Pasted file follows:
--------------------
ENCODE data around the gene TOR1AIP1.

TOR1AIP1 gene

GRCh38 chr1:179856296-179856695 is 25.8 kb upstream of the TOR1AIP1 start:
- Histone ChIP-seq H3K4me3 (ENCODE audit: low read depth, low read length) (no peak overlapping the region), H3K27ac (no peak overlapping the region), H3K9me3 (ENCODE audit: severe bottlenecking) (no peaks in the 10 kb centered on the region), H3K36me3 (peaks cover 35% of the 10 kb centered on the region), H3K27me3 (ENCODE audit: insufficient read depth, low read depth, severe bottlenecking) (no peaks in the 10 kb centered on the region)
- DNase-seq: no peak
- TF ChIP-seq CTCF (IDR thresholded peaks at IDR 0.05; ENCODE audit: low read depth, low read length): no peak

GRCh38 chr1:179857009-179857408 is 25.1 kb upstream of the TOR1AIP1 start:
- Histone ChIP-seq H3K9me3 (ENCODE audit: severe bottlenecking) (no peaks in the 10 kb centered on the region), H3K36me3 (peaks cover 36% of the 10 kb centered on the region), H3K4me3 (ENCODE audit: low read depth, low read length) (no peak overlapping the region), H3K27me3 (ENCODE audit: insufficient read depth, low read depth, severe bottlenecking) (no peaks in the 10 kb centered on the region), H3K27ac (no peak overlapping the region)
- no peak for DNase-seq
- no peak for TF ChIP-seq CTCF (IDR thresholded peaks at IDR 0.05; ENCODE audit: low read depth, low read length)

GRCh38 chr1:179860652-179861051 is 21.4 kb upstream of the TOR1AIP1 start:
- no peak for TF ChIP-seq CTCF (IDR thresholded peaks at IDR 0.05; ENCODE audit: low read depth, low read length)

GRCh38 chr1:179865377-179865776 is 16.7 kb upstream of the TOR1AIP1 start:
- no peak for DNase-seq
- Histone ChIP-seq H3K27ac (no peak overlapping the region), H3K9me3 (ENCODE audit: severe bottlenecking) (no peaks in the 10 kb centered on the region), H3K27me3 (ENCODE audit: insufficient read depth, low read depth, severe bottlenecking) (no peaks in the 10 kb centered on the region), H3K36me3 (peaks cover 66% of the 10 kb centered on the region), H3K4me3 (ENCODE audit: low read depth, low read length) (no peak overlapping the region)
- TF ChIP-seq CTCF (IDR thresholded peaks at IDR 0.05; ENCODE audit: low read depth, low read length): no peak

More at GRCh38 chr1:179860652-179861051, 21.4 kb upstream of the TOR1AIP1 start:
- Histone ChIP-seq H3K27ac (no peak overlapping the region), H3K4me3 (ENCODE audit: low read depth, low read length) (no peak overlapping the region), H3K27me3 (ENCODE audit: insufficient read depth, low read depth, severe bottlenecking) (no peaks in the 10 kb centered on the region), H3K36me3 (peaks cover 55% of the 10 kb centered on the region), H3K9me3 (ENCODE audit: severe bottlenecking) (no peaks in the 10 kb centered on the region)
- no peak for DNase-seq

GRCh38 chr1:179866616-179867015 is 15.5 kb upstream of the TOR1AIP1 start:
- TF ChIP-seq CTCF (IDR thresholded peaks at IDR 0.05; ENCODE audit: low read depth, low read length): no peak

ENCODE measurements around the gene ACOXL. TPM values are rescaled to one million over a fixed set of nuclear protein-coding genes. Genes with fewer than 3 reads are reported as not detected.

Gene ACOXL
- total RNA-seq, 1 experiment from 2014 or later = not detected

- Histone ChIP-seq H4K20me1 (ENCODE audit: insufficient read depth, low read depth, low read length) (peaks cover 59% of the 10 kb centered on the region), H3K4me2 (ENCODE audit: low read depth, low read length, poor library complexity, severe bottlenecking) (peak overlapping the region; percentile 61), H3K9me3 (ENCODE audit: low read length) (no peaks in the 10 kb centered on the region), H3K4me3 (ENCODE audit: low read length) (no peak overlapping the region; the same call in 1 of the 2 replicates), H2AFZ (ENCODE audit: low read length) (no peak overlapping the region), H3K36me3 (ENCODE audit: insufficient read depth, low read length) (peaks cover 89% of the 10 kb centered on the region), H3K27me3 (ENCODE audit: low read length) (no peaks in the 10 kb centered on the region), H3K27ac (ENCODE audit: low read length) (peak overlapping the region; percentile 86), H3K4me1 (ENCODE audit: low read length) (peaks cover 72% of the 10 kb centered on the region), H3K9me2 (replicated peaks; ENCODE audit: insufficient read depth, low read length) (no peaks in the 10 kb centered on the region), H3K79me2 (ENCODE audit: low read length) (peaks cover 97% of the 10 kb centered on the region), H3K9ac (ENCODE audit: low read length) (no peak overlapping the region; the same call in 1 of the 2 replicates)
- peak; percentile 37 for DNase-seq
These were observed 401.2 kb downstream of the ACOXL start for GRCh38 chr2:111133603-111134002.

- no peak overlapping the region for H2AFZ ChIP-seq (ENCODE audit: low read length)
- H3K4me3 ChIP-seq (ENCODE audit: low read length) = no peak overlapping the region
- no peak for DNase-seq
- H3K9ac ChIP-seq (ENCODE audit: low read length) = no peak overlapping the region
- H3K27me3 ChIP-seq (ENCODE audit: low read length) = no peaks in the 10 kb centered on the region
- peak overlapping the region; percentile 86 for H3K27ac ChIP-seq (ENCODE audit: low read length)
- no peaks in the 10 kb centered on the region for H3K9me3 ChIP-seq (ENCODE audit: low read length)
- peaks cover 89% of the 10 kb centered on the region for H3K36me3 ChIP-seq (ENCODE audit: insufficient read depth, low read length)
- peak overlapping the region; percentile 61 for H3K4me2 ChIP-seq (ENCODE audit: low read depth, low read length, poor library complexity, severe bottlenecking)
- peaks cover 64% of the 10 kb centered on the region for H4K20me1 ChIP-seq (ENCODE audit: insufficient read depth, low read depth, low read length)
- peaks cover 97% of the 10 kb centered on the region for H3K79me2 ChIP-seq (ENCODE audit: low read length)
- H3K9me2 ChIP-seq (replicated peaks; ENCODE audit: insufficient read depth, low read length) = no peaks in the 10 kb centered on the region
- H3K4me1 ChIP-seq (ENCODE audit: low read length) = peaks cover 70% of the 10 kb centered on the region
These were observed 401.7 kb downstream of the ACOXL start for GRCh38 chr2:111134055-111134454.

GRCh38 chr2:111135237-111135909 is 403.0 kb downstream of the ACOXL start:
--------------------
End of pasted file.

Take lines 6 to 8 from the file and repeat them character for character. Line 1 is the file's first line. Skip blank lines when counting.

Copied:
- TF ChIP-seq CTCF (IDR thresholded peaks at IDR 0.05; ENCODE audit: low read depth, low read length): no peak

GRCh38 chr1:179857009-179857408 is 25.1 kb upstream of the TOR1AIP1 start:
- Histone ChIP-seq H3K9me3 (ENCODE audit: severe bottlenecking) (no peaks in the 10 kb centered on the region), H3K36me3 (peaks cover 36% of the 10 kb centered on the region), H3K4me3 (ENCODE audit: low read depth, low read length) (no peak overlapping the region), H3K27me3 (ENCODE audit: insufficient read depth, low read depth, severe bottlenecking) (no peaks in the 10 kb centered on the region), H3K27ac (no peak overlapping the region)